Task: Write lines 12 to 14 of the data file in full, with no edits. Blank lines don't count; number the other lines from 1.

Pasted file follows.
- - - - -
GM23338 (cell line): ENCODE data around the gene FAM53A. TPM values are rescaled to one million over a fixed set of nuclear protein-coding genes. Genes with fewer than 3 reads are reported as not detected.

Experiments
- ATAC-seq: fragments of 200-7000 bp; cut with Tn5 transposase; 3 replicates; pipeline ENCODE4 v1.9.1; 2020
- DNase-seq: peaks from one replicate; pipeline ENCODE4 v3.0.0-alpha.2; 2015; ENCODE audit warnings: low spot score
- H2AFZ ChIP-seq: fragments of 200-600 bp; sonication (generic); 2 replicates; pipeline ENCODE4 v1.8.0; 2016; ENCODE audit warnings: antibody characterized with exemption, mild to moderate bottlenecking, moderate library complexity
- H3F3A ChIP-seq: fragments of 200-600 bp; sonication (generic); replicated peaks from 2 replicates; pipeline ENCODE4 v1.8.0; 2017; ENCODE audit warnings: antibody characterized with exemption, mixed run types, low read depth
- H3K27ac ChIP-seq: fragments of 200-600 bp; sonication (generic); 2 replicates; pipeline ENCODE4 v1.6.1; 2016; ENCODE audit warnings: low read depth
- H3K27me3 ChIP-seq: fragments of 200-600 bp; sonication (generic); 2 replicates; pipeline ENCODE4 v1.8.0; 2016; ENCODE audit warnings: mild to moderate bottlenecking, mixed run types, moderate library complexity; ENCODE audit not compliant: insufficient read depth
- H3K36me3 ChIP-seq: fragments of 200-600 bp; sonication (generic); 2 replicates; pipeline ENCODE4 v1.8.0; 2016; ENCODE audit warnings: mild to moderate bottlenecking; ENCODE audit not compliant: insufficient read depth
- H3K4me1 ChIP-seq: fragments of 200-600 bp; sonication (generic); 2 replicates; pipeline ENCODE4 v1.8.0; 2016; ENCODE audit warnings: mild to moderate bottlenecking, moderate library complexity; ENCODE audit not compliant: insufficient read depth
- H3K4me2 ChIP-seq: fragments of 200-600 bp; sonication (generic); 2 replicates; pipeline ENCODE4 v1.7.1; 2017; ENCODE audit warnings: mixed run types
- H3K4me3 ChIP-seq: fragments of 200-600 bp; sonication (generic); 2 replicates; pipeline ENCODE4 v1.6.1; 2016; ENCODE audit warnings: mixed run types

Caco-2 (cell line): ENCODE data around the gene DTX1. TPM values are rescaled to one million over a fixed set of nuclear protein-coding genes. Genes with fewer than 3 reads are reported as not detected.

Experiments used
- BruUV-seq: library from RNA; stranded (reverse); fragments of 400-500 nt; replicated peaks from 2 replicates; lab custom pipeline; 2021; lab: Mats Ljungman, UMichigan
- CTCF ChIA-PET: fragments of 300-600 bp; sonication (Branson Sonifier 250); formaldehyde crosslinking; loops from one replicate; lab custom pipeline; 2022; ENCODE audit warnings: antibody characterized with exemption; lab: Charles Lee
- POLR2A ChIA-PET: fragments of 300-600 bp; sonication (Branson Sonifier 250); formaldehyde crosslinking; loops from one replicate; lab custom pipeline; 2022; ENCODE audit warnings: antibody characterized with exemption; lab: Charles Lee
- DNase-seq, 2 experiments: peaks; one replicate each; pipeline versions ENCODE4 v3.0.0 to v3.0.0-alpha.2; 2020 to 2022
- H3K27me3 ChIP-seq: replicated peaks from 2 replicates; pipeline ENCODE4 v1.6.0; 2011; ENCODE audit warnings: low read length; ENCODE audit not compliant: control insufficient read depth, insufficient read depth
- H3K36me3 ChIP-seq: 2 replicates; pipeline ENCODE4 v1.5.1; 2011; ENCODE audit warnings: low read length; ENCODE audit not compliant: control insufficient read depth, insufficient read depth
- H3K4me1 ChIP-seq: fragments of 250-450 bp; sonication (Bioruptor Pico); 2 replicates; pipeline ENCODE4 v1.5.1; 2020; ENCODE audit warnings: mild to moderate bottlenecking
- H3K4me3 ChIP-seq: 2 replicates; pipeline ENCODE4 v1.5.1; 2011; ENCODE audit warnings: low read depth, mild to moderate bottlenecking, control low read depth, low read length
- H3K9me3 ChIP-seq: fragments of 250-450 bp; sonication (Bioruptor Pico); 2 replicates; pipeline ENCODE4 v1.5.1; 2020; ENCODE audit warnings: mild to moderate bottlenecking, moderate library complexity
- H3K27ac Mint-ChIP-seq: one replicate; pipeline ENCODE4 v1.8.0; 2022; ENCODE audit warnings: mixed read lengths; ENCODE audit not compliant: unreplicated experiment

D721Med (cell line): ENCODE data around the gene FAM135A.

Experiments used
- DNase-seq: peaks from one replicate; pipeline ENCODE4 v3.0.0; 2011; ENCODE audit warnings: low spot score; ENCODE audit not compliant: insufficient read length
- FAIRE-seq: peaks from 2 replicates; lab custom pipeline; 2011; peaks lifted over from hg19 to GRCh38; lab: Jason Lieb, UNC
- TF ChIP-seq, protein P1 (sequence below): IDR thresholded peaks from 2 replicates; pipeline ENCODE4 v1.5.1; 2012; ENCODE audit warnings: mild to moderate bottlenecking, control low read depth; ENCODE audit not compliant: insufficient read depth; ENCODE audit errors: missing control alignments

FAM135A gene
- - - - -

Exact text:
- H3K4me3 ChIP-seq: fragments of 200-600 bp; sonication (generic); 2 replicates; pipeline ENCODE4 v1.6.1; 2016; ENCODE audit warnings: mixed run types

Caco-2 (cell line): ENCODE data around the gene DTX1. TPM values are rescaled to one million over a fixed set of nuclear protein-coding genes. Genes with fewer than 3 reads are reported as not detected.

Experiments used